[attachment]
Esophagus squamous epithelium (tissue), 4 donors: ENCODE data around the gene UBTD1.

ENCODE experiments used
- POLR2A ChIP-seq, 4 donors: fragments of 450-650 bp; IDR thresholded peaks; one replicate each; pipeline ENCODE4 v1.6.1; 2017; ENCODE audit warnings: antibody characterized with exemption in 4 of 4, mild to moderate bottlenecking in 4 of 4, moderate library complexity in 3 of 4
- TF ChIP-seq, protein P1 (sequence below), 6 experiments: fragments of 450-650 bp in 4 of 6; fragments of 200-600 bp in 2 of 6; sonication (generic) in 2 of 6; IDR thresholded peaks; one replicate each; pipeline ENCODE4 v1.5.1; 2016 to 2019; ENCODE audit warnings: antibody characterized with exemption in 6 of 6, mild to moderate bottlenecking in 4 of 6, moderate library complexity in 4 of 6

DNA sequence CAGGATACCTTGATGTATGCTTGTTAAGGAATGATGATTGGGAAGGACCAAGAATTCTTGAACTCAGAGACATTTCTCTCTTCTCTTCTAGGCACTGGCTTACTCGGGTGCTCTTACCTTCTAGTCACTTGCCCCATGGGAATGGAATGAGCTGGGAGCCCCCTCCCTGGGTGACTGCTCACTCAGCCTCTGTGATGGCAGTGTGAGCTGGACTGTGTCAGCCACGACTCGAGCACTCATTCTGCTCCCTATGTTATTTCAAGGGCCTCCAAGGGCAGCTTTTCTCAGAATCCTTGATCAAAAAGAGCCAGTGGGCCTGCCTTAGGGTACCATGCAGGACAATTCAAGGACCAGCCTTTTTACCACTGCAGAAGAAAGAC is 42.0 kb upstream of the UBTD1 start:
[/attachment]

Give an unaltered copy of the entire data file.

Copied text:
Esophagus squamous epithelium (tissue), 4 donors: ENCODE data around the gene UBTD1.

ENCODE experiments used
- POLR2A ChIP-seq, 4 donors: fragments of 450-650 bp; IDR thresholded peaks; one replicate each; pipeline ENCODE4 v1.6.1; 2017; ENCODE audit warnings: antibody characterized with exemption in 4 of 4, mild to moderate bottlenecking in 4 of 4, moderate library complexity in 3 of 4
- TF ChIP-seq, protein P1 (sequence below), 6 experiments: fragments of 450-650 bp in 4 of 6; fragments of 200-600 bp in 2 of 6; sonication (generic) in 2 of 6; IDR thresholded peaks; one replicate each; pipeline ENCODE4 v1.5.1; 2016 to 2019; ENCODE audit warnings: antibody characterized with exemption in 6 of 6, mild to moderate bottlenecking in 4 of 6, moderate library complexity in 4 of 6

DNA sequence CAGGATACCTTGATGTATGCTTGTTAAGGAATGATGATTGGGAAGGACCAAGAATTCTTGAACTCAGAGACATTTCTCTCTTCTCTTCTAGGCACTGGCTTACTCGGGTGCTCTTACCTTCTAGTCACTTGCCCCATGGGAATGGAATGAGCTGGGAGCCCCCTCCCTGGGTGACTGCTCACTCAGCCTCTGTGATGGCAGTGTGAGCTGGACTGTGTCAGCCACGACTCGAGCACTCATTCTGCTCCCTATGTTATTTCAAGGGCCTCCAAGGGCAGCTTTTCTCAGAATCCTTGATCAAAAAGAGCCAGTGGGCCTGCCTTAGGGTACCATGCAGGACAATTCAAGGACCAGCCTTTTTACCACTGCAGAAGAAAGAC is 42.0 kb upstream of the UBTD1 start: